CHALMERS: First of all just briefly on that debt point, the former Government had doubled the debt before the pandemic. There's a heap of debt in there that's not pandemic related. On wages, this is one of the most important challenges that we have in the economy that real wages are going backwards. We've been very clear that we want to see people on the lowest incomes get a pay rise that allows them to keep up with the skyrocketing costs of living. It was a cost‑of‑living election in many ways, and one of the reasons why the Australian people got behind us rather than our opponents is because we understand this challenge with wages, we know people are going backwards no matter how hard they work, and so an important first step is to get a decent pay rise out of the Fair Work Commission. Their considerations and deliberations are already underway and we have already made our views clear.
ORITI: So no timeframe on that, though?
CHALMERS: Well, that decision will be released in the coming weeks. It won't be long, actually, that the Fair Work Commission will come out with their view. We have said publicly for some time before and after the election that the best outcome from our point of view is a pay rise for minimum wage workers which allows them to keep up with these skyrocketing costs of living.
ORITI: Cost of living. A big issue of course inflation, 5.1 per cent forecast to hit 6 per cent by the end of the year. I mean, what are your plans for getting inflation down?
CHALMERS: First of all, we have to understand that we are on a trajectory where inflation is expected to get worse before it gets better, and that's why the Reserve Bank has publicly flagged a number of interest rate rises. We are already on that trajectory. So there's some cost‑of‑living relief currently in the budget. Beyond that what we would like to do is implement our policies for child care, for cleaner and cheaper energy, for more affordable medicines and to get real wages moving again. The combination of those policies ‑ which are key parts of our economic plan ‑ the combination of that will put downward pressure on the costs of living. We need to be realistic and upfront with people about the nature of this challenge which has been building for some time. It will take some time to turn it around, but we've got the policies and plans to begin that important work.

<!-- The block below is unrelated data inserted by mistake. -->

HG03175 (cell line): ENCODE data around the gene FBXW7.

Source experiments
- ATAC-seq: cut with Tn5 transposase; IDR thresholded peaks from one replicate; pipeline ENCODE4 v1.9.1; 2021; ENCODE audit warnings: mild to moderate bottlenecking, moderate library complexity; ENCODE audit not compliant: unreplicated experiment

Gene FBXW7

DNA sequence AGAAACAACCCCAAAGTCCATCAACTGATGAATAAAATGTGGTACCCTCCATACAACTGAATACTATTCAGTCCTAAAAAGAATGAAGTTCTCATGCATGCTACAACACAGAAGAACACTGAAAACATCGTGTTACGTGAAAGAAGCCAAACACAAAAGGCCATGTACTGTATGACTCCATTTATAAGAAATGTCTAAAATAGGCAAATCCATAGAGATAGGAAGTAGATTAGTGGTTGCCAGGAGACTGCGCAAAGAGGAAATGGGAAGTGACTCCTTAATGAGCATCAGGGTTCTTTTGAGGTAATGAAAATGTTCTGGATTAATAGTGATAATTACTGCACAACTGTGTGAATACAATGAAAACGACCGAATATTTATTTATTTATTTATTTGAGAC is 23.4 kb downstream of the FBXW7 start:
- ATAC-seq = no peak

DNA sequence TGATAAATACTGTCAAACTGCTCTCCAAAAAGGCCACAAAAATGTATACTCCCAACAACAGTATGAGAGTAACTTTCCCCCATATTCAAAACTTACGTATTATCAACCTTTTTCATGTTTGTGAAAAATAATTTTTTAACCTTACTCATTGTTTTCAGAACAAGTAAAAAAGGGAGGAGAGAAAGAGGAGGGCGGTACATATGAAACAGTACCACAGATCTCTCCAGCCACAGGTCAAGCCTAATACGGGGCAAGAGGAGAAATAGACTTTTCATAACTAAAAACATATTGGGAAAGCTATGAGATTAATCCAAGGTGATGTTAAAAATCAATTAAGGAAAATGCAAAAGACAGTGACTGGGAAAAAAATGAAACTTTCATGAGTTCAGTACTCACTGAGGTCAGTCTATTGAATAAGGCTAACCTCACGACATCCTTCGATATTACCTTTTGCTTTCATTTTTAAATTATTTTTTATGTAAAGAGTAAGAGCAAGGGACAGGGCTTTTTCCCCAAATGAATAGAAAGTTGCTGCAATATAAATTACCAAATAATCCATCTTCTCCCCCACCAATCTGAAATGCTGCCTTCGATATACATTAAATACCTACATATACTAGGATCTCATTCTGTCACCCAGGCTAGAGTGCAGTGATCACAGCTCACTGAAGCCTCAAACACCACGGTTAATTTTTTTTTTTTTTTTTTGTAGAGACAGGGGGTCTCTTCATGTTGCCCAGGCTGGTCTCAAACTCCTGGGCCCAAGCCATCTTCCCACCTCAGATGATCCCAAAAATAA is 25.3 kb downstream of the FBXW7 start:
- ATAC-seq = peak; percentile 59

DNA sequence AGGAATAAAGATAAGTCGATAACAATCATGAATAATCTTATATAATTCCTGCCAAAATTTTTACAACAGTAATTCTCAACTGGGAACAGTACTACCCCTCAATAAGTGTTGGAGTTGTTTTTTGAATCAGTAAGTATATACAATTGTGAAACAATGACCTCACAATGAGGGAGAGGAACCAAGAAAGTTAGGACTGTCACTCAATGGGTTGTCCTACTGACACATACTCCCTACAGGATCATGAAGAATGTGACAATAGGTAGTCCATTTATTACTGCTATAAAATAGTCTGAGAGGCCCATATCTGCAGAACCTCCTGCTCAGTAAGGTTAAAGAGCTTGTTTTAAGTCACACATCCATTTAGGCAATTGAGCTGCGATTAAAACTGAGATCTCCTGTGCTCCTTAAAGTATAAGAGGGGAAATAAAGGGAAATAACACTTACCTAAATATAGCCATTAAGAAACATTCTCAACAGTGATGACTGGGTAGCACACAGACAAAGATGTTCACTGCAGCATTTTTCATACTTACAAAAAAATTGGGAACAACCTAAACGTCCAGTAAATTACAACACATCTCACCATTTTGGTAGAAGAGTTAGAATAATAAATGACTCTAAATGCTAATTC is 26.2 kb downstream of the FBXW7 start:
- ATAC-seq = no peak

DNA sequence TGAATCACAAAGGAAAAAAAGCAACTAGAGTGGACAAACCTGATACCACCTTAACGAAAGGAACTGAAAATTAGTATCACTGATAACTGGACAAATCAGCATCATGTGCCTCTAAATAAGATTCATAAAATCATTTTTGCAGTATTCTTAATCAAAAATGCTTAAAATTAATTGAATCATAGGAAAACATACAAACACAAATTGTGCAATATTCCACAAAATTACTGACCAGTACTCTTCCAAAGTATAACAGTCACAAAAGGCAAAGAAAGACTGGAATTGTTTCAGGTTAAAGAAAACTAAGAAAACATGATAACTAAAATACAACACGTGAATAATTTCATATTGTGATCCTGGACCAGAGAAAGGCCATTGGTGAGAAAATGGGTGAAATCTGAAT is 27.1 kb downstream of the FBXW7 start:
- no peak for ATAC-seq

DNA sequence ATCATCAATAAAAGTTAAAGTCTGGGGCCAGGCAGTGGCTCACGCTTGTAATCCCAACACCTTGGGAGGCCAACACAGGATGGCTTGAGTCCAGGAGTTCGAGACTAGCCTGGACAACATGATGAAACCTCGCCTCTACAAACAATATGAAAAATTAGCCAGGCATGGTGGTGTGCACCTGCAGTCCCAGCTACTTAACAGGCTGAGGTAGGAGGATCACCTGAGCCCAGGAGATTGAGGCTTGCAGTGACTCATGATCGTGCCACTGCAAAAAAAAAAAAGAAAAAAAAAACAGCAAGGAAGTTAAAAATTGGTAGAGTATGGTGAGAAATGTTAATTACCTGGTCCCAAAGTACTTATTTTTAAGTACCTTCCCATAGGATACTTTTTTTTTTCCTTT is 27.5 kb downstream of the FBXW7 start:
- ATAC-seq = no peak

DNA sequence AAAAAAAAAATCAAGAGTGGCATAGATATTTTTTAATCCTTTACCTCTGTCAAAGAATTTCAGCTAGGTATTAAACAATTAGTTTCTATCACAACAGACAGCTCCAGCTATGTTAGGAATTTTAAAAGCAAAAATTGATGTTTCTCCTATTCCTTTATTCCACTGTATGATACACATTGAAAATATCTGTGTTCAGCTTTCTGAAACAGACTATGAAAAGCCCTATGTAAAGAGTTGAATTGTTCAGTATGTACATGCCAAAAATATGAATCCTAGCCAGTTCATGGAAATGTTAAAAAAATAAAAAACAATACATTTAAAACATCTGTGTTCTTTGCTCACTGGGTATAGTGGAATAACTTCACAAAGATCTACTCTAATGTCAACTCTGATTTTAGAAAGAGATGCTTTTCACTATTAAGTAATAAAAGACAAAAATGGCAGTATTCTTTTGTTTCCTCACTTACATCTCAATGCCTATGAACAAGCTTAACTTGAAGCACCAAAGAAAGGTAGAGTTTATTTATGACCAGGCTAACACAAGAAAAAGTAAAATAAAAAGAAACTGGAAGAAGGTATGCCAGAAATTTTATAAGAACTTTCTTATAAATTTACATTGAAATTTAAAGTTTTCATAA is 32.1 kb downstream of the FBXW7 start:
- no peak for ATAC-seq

ORITI: Now, you have been upfront about the challenges, and you mentioned there it could take generations to fix this, in your words. Is Australia's AAA credit rating safe at the moment?
CHALMERS: Well, it should be. I mean, there's absolutely no reason why our AAA credit rating should change. The first time we ever got a AAA from all three of the major ratings agencies was under the last Labor Government. The first time in our history. We got that under Treasurer Wayne Swan not under Treasurer Costello, not under the Liberal Treasurers after Wayne. So that's an important recognition of economic management in Australia and there's absolutely nothing about our plans which should or in my view will change the way that the ratings agencies look at our budget and our economy.
ORITI: Jim Chalmers, I just want to ask you as well, Labor's Powering Australia plan, the plan there is to reduce national greenhouse gas emissions by 43 per cent by 2030 based on 2005 levels. How are you planning to work with businesses on your government's climate targets?
CHALMERS: Well, I pay tribute to the business community. I think one of the reasons why we are able to land a climate change policy which is responsible and ambitious at the same time is because whether it's the peak business groups like the BCA or individual companies, they really got around our plans for climate change for emissions reduction and that's been, I think, a decisive factor in the way that we have been able to say to the Australian people, "Here are our plans for climate change", they were very supportive of that, obviously, and we want to continue to work with the business community to implement those plans because it's a huge economic opportunity for Australia. This is in many ways a defining moment, this opportunity to change climate change policy in an ambitious but responsible way so that we can grab all of the investment, and the jobs, and the economic prosperity that will flow from using cleaner and cheaper energy to maximise some of our traditional strengths. So business recognises that the investment community recognises that, the Australian people more broadly and certainly their Labor Government does too.
ORITI: I will let you go in a minute, you're a busy man. You've told us you hit the ground running going through the budget line by line. Just finally, how does all of this work ‑ you mentioned October, is that right when Labor is bringing down its own budget?
CHALMERS: Yes, my intention is to hand down a budget in October with Katy Gallagher, the Finance Minister, but also to give a pretty detailed economic update to the Parliament when the Parliament returns; whether that's in June or July. Because what I would like to do is I want to engage the Australian community in a big national conversation about the substantial economic challenges that we have inherited. We will only solve these challenges if we work together: business, unions, employers, employees, communities around Australia and the new Albanese Labor Government. We want to work together to try and start to deal with this legacy that we have inherited so that we can strengthen and modernise the economy for the future and so that everyone can benefit from that.
ORITI: Jim Chalmers, thank you very much for joining us this morning.
CHALMERS: Appreciate it, Thomas. All the best.
ORITI: And to you too. Jim Chalmers there, who was sworn in as the Treasurer in Canberra yesterday joining us live.